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Pay Per Head Outfits May Win Out Big In Wake Of Online Poker Indictments

Written by:
C Costigan
Published on:
Apr/19/2011

The “all clear” may not be there just yet but many in the online gambling sector feel somewhat at ease by the notion that the United States Justice Department has honed in on the big three online poker rooms and will spend much of the next few months preparing their case against Full Tilt Poker, PokerStars and UB.com.

More localized efforts are possible but few in the industry expect to see anything on the scale of what transpired on Friday.  There are, after all, no operations bigger than Full Tilt and PokerStars combined.  Even separately, these were forces to be reckoned with.

Organizations like the Poker Players Alliance have challenged the USJD in recent years, claiming online poker rooms had every right to operate legally in the US while shunning the “evil” sports betting businesses.  The United States Justice Department thought otherwise. 

Throughout the last few years of Internet poker prosecutions, US law enforcement agencies continued to go after the sports betting sector, but only indirectly as part of much broader investigations into organized crime syndicates.

The Pay Per Head sector continued to flourish throughout this period of time.  These businesses point out that they are not involved in cash transactions related to sports betting.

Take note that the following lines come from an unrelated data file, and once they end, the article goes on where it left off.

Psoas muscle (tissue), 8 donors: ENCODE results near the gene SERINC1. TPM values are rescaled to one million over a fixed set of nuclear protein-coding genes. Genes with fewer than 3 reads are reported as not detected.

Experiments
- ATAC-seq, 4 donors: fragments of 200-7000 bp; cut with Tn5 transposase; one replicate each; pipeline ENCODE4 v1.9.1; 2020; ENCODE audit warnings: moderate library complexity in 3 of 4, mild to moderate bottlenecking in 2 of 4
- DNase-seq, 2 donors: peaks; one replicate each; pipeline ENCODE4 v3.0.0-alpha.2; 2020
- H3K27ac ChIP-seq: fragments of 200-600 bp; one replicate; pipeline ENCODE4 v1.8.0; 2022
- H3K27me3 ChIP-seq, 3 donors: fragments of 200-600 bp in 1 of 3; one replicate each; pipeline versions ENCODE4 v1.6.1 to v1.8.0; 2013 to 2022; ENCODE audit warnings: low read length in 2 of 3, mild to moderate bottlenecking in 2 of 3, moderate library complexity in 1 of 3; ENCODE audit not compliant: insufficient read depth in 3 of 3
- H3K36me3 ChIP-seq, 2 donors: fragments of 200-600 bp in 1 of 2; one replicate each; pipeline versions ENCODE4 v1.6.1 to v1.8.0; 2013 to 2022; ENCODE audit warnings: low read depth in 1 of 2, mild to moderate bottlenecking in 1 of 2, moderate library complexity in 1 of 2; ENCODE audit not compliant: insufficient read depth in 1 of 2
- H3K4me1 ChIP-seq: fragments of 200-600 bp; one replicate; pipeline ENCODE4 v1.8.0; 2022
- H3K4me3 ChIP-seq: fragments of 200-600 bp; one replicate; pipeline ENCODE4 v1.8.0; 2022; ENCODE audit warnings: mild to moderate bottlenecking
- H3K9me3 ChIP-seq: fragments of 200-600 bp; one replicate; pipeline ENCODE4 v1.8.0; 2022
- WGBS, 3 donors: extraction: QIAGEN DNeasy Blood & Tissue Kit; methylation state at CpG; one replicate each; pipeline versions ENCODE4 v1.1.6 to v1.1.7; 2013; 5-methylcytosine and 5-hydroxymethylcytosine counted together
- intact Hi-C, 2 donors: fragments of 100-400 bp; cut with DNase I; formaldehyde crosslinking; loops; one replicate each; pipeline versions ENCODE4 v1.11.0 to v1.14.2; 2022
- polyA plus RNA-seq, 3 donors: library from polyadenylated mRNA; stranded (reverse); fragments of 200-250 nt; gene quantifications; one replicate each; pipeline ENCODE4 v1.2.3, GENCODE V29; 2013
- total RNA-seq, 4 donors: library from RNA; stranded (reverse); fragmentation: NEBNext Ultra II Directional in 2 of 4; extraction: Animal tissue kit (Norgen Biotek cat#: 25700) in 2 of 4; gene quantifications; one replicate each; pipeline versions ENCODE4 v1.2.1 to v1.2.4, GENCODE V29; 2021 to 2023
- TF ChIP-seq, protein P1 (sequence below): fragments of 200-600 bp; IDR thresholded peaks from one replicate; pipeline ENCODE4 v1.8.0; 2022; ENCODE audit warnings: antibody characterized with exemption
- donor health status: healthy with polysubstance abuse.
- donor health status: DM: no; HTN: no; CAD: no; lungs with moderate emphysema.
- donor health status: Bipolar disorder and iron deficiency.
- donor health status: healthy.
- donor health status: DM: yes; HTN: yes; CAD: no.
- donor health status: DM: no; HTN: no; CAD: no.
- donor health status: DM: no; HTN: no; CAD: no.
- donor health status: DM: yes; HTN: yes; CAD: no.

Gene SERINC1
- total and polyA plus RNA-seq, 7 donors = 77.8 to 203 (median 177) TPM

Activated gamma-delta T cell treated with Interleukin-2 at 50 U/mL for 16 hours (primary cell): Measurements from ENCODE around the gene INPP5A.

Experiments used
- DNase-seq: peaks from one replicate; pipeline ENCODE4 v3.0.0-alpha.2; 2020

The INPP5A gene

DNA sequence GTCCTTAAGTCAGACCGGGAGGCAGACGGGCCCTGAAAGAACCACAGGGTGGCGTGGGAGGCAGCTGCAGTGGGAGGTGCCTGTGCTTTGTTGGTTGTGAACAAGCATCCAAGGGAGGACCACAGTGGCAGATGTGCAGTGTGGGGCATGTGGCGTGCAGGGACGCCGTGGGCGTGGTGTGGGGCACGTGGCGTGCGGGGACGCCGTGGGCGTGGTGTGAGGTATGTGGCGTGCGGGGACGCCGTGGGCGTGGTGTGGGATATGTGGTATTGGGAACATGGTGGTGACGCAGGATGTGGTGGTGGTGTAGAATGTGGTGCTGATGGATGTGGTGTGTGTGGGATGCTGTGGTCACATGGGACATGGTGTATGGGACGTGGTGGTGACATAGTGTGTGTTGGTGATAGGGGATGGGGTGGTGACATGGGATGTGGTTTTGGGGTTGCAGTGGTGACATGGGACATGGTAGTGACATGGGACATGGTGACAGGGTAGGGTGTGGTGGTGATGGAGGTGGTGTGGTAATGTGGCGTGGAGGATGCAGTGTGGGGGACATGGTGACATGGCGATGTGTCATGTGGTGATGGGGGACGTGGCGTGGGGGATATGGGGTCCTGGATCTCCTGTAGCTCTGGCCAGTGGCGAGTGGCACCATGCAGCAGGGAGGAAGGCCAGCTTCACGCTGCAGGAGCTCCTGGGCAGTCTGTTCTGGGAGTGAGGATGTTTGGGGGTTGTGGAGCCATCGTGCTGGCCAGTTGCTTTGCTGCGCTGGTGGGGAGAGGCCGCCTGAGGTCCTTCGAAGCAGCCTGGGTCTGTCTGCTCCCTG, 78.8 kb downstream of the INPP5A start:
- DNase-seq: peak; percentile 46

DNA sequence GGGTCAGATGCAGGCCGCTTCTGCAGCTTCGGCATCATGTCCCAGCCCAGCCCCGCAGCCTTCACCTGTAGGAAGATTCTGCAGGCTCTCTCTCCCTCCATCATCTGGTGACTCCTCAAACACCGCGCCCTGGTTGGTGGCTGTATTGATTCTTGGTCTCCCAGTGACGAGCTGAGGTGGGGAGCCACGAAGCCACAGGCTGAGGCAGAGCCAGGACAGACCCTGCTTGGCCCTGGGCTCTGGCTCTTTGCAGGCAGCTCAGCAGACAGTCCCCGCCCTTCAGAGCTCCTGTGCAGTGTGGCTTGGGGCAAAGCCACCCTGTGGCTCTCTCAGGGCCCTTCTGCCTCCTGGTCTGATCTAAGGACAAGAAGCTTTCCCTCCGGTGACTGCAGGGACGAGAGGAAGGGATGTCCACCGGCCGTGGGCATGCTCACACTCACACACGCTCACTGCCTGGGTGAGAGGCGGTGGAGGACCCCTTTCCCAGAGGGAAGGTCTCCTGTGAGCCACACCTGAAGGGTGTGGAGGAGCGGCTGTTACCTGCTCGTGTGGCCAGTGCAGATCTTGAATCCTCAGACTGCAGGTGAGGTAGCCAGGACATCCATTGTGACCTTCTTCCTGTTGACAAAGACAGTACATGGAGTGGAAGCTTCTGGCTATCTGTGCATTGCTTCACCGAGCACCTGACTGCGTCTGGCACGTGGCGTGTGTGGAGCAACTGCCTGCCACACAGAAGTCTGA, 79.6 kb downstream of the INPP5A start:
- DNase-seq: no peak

“A lot of people are wondering if we will witness more of this (prosecutions) in the future but directed against the online sportsbooks,” a rep from PayPerHead.com said.  “The way things are turning out, websites like PayPerHead.com which cater to bookies have a brighter future because they’re not involved with the transfer or monies using banks. PayPerHead sites just lease software to bookies.”

For years, those in the sports betting sector have cringed at the PPA’s bold statements.

Those in the industry long before Full Tilt Poker and PokerStars even came into existence point to former US Attorney General Janet Reno’s conversation with a driver who was also employed by one of the sportsbooks operating in Costa Rica while she visited there (and obviously noticed all those gigantic satellite dishes that lined the landscape).

When asked, Ms. Reno relayed that the US Government had taken a stance that the Costa Rican online gambling industry could continue “as is” but “not to rub it in the faces of US law enforcement”. 

At the time, the Clinton Administration could easily have squashed the industry.  They elected to back off following a series of indictments in March of 1998.  Most of those individuals were given slaps on the wrists.  One had his passport revoked and was forced to wear an ankle bracelet while still operating a series of online casino sites out of Costa Rica.

- Christopher Costigan, Gambling911.com Publisher

 

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